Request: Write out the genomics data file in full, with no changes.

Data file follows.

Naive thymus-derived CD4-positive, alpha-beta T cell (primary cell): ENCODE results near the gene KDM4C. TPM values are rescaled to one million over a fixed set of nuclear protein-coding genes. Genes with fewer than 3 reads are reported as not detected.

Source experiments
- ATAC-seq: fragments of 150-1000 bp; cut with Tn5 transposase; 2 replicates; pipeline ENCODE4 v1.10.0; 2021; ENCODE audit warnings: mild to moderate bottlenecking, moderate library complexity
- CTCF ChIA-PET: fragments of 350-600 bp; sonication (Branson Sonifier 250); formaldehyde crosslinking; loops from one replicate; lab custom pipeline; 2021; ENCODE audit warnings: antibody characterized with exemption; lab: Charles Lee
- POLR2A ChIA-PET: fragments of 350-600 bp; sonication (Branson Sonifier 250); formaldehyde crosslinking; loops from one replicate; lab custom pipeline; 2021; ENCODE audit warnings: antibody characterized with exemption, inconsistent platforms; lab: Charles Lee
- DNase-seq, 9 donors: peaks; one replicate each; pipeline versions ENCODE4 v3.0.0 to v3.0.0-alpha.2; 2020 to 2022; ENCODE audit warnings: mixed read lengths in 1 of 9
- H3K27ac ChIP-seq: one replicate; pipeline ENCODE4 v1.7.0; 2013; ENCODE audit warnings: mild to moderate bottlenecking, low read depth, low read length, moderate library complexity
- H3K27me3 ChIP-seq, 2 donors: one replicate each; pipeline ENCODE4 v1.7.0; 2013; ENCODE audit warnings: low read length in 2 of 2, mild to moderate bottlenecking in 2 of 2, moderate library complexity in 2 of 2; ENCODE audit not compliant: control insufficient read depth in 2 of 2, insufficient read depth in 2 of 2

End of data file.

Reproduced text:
Naive thymus-derived CD4-positive, alpha-beta T cell (primary cell): ENCODE results near the gene KDM4C. TPM values are rescaled to one million over a fixed set of nuclear protein-coding genes. Genes with fewer than 3 reads are reported as not detected.

Source experiments
- ATAC-seq: fragments of 150-1000 bp; cut with Tn5 transposase; 2 replicates; pipeline ENCODE4 v1.10.0; 2021; ENCODE audit warnings: mild to moderate bottlenecking, moderate library complexity
- CTCF ChIA-PET: fragments of 350-600 bp; sonication (Branson Sonifier 250); formaldehyde crosslinking; loops from one replicate; lab custom pipeline; 2021; ENCODE audit warnings: antibody characterized with exemption; lab: Charles Lee
- POLR2A ChIA-PET: fragments of 350-600 bp; sonication (Branson Sonifier 250); formaldehyde crosslinking; loops from one replicate; lab custom pipeline; 2021; ENCODE audit warnings: antibody characterized with exemption, inconsistent platforms; lab: Charles Lee
- DNase-seq, 9 donors: peaks; one replicate each; pipeline versions ENCODE4 v3.0.0 to v3.0.0-alpha.2; 2020 to 2022; ENCODE audit warnings: mixed read lengths in 1 of 9
- H3K27ac ChIP-seq: one replicate; pipeline ENCODE4 v1.7.0; 2013; ENCODE audit warnings: mild to moderate bottlenecking, low read depth, low read length, moderate library complexity
- H3K27me3 ChIP-seq, 2 donors: one replicate each; pipeline ENCODE4 v1.7.0; 2013; ENCODE audit warnings: low read length in 2 of 2, mild to moderate bottlenecking in 2 of 2, moderate library complexity in 2 of 2; ENCODE audit not compliant: control insufficient read depth in 2 of 2, insufficient read depth in 2 of 2